Smaller councils are facing bigger audit costs and more difficulties after the government introduced new requirements, a West Coast council boss says.
The West Coast Regional Council has been granted a three-month extension to file its 2022-23 annual report due to new government requirements for asset valuations.
It follows several years of audit challenges for local government in the wake of Covid-19.
At a council meeting on 12 September, council chief executive Darryl Lew said he had been called to a meeting with the Auditor General and other council chief executives regarding new asset valuation requirements for the annual report.
Lew said a large number of councils were facing "considerable difficulty" in meeting the statutory deadline due to the new requirements.
"The valuation bar has significantly increased," he said.
That "much higher bar" was being felt most by smaller councils, which must engage the necessary expertise or find in-house staff in order to file on time.
"All of the councils are reporting considerable increases in costs to complete that valuation, plus significant delays to secure the resources to do it.
"Our challenges here are not just ours alone," he said.
Lew told Local Democracy Reporting on 20 September that smaller councils were facing significant costs due to the new requirements.
The costs of the new regulatory demand from Wellington was going to "increase significantly and possibly even double" auditing costs, he said.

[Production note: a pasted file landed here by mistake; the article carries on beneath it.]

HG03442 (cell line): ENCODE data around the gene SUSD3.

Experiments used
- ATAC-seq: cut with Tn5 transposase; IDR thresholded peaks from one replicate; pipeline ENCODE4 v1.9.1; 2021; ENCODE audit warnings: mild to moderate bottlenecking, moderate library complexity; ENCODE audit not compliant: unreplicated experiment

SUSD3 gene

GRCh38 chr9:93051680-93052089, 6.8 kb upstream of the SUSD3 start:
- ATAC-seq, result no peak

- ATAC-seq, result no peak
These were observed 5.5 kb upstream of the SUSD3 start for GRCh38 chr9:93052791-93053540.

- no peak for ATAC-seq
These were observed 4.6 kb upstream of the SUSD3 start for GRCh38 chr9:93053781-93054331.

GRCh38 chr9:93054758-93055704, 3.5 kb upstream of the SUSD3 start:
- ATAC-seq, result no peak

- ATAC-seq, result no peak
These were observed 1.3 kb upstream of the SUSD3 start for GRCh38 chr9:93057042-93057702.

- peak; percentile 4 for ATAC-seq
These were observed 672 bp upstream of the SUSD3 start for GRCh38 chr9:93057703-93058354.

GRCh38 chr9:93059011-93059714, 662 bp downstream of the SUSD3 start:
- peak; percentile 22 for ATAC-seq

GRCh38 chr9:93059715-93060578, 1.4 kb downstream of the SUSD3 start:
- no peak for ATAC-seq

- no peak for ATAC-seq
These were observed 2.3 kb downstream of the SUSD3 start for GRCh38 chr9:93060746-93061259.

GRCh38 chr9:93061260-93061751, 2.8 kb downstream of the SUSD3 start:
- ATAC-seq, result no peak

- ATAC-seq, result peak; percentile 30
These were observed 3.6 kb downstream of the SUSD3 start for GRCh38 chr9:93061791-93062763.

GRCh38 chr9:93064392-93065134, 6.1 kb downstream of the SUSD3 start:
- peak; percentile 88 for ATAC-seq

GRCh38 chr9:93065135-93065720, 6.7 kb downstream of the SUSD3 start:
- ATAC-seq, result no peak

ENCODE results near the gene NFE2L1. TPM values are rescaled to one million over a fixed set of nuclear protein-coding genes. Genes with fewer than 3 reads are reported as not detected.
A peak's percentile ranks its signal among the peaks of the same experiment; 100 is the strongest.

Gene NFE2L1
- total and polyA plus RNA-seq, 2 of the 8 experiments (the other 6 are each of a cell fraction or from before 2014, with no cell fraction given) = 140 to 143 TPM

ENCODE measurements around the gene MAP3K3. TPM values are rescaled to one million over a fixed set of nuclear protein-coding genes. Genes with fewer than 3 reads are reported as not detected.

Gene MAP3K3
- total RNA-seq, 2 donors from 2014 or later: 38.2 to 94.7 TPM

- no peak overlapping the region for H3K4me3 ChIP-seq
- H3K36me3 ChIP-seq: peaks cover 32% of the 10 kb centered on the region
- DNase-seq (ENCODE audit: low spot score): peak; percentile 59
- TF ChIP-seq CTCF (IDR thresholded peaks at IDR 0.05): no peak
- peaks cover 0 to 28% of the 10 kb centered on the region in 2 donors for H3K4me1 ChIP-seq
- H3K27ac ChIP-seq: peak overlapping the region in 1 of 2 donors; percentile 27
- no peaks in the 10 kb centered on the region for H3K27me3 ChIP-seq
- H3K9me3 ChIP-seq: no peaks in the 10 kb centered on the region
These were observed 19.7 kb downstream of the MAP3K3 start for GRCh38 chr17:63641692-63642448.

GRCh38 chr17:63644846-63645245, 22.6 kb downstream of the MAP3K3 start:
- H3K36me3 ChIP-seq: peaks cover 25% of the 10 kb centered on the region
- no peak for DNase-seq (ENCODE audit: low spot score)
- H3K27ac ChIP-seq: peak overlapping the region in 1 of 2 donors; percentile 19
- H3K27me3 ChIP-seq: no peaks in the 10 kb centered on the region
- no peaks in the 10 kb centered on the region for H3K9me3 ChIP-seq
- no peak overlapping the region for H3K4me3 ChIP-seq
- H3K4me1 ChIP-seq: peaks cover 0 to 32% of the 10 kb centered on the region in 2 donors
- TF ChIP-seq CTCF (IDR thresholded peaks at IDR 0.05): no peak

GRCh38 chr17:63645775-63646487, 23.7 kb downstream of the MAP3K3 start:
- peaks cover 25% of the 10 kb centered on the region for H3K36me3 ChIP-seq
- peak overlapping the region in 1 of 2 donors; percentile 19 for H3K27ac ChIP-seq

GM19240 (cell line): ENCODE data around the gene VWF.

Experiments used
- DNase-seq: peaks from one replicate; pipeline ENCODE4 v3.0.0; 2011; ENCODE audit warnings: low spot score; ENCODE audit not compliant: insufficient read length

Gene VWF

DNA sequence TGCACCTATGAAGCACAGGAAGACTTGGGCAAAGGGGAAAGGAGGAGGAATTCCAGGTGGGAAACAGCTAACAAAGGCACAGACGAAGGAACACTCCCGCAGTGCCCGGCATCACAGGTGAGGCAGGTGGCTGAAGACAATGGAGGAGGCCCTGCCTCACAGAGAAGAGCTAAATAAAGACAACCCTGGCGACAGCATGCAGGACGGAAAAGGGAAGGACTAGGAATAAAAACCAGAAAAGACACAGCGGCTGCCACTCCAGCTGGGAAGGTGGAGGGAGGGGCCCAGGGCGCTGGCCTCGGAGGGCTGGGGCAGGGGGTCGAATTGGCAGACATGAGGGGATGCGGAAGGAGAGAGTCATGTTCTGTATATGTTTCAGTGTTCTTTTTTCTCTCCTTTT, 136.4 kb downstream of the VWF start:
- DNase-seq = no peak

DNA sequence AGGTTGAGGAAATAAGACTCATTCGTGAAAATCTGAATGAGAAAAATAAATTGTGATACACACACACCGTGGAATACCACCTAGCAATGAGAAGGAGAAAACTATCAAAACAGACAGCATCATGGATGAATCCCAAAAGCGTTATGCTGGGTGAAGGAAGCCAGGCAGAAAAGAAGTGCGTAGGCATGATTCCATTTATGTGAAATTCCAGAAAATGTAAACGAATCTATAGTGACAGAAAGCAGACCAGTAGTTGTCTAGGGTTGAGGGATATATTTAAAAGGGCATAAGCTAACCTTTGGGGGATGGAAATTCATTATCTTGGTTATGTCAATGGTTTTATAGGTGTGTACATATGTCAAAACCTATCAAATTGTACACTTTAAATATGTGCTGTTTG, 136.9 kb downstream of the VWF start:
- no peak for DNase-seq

"It's not the auditing companies - they're just working to the standards the government is setting."
It was "a big concern", especially when small councils had to meet exactly the same auditing requirements as the largest local bodies in the country like Auckland.
This was despite a tiny council like the West Coast Regional having a budget just a few percent of some of the biggest local bodies meeting exactly the same audit requirements, Lew said.
"The audit approach and the process seems to be indifferent to the size of the budget and the risk.
"It's my view that the extent of the auditing should be commensurate with the size of the budget and the risks."
Lew said it looked as if any change in approach would take time, given the electoral cycle, but the auditor general was "very sympathetic".
"The Auditor General's office and the officials at the meeting definitely heard the concern.
"All they can do is take it back to the government.
"All councils are facing this. There is a struggle around the country to be able to do these valuations."
In the meantime, the regional council had negotiated an agreed extension for filing the annual report, by December.
"Again, this was a common theme around the country."
Lew noted that council's 2022-23 annual report was essentially ready for the formal audit process barring "the enhanced requirement" around the valuation of council assets that required the services of a consultant engineer.
Council had now engaged an engineer and was on track to file to the new December deadline.
The Office of the Auditor General has been approached for comment.
Local Democracy Reporting is Public Interest Journalism funded through NZ On Air